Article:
The mammalian PMs will fit several applications. The simplest is fingerprinting cell lines used in research or bioprocessing to detect subtle genetic or epigenetic changes that occur with age, and repetitive sub-culturing to insure stability of cell lines.
PMs will be an important tool for researchers studying diabetes, obesity, cancer, and aging because they measure important energy pathways like glucose metabolism. PMs also monitor the effects of drugs on cells. The PM technology can determine gene function, validate and optimize drug targets, evaluate a drugs mode of action and side effects, and assess cell and tissue toxicology. This provides information often not obtained until costly preclinical or clinical trials.
With either microbial or mammalian cells, researchers can use PMs to compare a normal cell to the same cell with a single gene knocked out or knocked in to understand how properties of the cell change. Or they can reveal how a potential drug candidate affects the physiology of targeted and nontargeted pathways and cells.
Massive libraries of compounds are generally tested only to see how a drug candidate acts on a proposed target, and its impact on other cellular processes is not measured. PMs can measure unwanted side effects and interactions with other drugs.
Normally drugs are tested on cells using one growth condition. In contrast, PMs test the effects of drugs on cells under hundreds to thousands of growth conditions and physiological states. Researchers can more rapidly detect novel compound classes, modes of action, and potential side effects.
To capture the phenotypic information being generated, Biolog developed a high-throughput instrument called the OmniLog that automatically monitors, records, and analyzes the kinetic results from PMs. Accompanying software records and stores the data and performs bioinformatic analyses. Each OmniLog can test and record 5,000 phenotypes at a time.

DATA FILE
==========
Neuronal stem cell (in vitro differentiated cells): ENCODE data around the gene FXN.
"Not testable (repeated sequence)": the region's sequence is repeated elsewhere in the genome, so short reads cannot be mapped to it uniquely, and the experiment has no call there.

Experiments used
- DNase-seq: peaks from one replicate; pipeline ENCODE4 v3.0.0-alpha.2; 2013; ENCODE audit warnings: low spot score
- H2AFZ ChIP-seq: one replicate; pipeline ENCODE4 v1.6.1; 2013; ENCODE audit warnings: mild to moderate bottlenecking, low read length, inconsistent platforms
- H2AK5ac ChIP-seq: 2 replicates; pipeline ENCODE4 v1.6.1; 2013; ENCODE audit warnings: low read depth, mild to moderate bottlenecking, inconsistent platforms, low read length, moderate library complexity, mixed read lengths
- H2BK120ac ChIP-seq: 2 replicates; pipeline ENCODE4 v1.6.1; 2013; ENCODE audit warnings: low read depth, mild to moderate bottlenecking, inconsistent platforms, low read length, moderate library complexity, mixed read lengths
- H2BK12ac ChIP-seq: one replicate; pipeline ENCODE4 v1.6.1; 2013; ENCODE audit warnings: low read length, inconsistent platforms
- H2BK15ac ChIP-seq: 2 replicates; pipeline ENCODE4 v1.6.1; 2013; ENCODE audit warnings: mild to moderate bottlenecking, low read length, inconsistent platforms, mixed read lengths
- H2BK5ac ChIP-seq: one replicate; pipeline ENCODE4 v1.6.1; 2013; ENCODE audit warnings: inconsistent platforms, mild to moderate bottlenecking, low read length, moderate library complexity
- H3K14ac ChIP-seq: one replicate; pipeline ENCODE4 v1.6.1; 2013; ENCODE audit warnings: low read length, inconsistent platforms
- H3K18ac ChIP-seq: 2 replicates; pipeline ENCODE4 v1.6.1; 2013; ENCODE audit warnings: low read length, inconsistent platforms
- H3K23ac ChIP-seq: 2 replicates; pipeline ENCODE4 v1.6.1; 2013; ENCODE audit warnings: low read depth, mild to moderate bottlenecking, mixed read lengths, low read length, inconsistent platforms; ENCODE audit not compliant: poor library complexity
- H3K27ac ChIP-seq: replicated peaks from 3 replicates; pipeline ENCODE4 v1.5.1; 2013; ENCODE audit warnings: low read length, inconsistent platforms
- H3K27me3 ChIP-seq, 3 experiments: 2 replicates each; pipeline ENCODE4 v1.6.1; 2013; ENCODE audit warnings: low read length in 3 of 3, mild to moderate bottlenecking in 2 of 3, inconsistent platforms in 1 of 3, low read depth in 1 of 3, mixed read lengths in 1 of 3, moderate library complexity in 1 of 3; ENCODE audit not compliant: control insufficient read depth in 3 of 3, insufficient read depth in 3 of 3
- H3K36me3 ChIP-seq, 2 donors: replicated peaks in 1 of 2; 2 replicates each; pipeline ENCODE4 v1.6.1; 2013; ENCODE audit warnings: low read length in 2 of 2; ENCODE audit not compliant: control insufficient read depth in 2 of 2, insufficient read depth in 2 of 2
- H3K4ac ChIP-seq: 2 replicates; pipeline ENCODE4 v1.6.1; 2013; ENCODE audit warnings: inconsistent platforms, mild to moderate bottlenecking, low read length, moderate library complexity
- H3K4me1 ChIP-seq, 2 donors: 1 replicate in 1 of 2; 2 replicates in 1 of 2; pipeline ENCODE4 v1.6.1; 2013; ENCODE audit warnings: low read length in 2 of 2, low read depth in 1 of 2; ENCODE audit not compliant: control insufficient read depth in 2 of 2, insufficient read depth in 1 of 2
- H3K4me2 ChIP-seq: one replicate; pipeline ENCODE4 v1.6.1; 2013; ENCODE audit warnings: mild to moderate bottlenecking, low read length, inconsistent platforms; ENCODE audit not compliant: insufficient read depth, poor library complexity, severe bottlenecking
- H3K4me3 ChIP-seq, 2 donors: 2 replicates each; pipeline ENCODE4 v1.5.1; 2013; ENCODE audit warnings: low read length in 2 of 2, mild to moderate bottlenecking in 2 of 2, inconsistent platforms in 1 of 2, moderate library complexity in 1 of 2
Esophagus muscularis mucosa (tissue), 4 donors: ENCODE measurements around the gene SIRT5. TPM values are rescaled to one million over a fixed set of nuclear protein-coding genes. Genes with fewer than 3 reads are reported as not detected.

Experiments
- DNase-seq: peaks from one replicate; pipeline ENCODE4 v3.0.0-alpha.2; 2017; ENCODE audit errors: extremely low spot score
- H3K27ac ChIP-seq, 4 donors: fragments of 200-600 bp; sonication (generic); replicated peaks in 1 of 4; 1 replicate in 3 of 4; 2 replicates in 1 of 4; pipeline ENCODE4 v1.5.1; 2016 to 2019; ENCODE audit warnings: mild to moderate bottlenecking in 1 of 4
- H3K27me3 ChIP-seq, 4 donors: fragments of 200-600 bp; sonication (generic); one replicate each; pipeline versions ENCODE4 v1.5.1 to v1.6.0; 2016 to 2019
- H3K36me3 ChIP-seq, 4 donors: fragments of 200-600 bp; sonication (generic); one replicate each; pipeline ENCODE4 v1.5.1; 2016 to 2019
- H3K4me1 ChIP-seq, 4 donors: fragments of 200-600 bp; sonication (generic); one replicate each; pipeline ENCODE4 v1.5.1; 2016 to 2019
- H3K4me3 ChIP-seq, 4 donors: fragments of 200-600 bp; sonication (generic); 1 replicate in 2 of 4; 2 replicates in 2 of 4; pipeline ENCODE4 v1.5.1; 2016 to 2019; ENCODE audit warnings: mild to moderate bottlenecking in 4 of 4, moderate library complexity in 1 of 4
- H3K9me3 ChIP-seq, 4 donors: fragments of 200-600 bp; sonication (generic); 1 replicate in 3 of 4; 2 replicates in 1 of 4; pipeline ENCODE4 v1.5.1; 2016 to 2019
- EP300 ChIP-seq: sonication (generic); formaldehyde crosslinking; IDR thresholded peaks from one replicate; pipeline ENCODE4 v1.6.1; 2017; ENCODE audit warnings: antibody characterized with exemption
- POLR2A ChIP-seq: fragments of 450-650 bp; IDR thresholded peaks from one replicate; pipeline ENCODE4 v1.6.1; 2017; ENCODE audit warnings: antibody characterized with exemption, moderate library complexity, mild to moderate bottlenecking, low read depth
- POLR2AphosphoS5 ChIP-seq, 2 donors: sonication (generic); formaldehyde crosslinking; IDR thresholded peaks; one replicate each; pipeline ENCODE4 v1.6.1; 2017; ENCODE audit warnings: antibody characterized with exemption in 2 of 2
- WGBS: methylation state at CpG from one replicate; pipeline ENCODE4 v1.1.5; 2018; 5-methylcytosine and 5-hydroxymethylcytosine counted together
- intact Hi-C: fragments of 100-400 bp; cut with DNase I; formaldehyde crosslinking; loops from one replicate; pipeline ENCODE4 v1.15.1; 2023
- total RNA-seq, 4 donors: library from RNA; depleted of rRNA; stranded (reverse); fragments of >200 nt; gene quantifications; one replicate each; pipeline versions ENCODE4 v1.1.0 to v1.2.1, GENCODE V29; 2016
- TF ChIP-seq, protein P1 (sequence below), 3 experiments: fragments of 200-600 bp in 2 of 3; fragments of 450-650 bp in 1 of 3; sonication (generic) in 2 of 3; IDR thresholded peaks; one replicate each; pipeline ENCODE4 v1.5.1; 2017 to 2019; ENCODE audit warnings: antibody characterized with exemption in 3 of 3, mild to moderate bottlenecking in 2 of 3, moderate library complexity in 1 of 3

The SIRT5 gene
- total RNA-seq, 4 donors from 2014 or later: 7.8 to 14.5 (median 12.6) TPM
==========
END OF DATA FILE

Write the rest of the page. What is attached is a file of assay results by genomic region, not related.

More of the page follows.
Researchers are using the initial platform for bacterial and fungal cells to identify microbial targets to create more selective antibiotics, develop better biomanufacturing processes, or determine the function of genes in genomic projects.
In March 2005, the NIH awarded Biolog a grant to create a PM database using Staphylococcus aureus as a model organism for new antibiotics. Well make a fingerprint of all major classes of antibiotics, explains Dr. Bochner. Then we can assist pharmaceutical or biotechnology companies in their efforts to discover new antibiotics. We can help them evaluate chemical libraries, determine whether candidates are novel, and evaluate the mode of action and synergy or antagonism with other available antibiotics.
Biolog is developing another database containing the phenotypes of 1,000 bacterial species. The standardized information based on PMs will help Biolog to design the next generation of microbial identification and characterization test kits. The database will allow us to improve our current identification kits and expand the range of organisms that can be identified, says Dr. Bochner.
This project is funded by a Biodefense Preparedness Initiative from the NIH.
The cellular analysis market is a rapidly growing segment of basic and pharmaceutical research. Biolog markets PMs directly to biotechnology and pharmaceutical companies and academic and government laboratories. Packages include a spectrum of PMs for different cell types, OmniLog instrumentation, installation, training, and licenses. Biolog also operates a fee-for-service laboratory and accepts bacterial and fungal strains for PM testing.